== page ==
ISLAMABAD: While Pakistan has relaxed curbs related to Covid-19, Health Services Academy Vice Chancellor Prof Dr Shahzad Ali Khan on Tuesday said cases may surface again during winter as chances of the virus mutating increases during low temperature.
The virus may affect people who have not been vaccinated, Dr Shahzad said, adding that this is the reason more and more people must get vaccinated at the earliest. He urged the government to increase surveillance of positive cases.
Dr Khan was speaking to participants of an event titled ‘Covid-19 Test and Treat Advocacy in Pakistan’ organised by Shifa Foundation Pakistan in collaboration with Foundation for Innovative New Diagnostics (FIND) and Unitaid.
“In China, there is quarantine between cities which means that a person has to complete a quarantine of seven days before travelling to another city and then quarantine for another seven days after reaching the destination even within the country,” he said, adding that mutation could be positive and negative but stakeholders of the health sector should be ready to deal with negative mutation.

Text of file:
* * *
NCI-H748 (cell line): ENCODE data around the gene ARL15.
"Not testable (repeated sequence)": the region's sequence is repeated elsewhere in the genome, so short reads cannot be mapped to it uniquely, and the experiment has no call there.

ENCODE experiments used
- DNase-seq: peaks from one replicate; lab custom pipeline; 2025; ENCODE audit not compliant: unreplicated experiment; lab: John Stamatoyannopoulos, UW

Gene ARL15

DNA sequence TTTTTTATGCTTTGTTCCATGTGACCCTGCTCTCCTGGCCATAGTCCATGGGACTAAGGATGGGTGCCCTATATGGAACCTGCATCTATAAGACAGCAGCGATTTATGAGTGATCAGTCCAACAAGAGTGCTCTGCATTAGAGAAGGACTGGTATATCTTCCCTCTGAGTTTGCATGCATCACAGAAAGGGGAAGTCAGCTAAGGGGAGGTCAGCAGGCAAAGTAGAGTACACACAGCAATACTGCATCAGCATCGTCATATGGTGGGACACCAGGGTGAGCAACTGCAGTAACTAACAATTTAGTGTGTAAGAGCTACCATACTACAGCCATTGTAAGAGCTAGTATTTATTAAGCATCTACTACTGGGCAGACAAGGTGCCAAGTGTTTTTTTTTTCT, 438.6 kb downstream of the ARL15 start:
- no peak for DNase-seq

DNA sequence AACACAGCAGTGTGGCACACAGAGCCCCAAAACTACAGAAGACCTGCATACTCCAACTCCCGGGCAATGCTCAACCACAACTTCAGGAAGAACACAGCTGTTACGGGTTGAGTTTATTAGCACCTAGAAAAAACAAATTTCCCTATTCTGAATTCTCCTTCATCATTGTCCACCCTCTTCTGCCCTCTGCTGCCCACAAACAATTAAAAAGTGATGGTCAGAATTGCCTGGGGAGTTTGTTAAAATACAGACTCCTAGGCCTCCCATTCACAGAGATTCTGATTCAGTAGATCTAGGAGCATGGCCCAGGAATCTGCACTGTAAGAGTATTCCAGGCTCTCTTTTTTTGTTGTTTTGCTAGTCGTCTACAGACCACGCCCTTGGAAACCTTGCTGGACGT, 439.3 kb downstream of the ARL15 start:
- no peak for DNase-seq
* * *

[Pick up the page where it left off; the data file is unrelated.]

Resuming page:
Says virus may affect non-vaccinated people
“However, I want to say that chances of mutation will be more in unvaccinated people so people should be vaccinated and those who are already vaccinated should go for booster shots. There is also need to increase surveillance of positive cases as they can become the reason of rapid spread of the virus,” Dr Khan said.
The participants were informed that Shifa Foundation conducted several meetings with key stakeholders including religious leaders, teachers, doctors and community elders to seek their support in raising awareness to motivate people for test and treat in already available centres at health facilities.
“Around 170 community sessions were conducted in different areas and teams reached out to more than 4,220 beneficiaries including 2,681 women to mobilise and sensitise them regarding Covid-19 Test and Treat. To further strengthen the mobilisation campaign, social and digital media like Facebook, Instagram, Twitter and Linkedin were also used for broader coverage and reached to 5.6 million people.
“Animated audio/videos messages, information and standard operating procedures (SOPs) about Covid-19 have also been shared on dedicated social media pages to raise awareness and provide easy and speedy access to masses,” participants were told.
National Coordinator World Health Organisation (WHO) Dr Hassan Urooj suggested that the department of education should play its role by arranging Covid-19 vaccination drives in schools.
He added that the admission of students should be subject to Covid-19 vaccination.
Published in Dawn, October 26th, 2022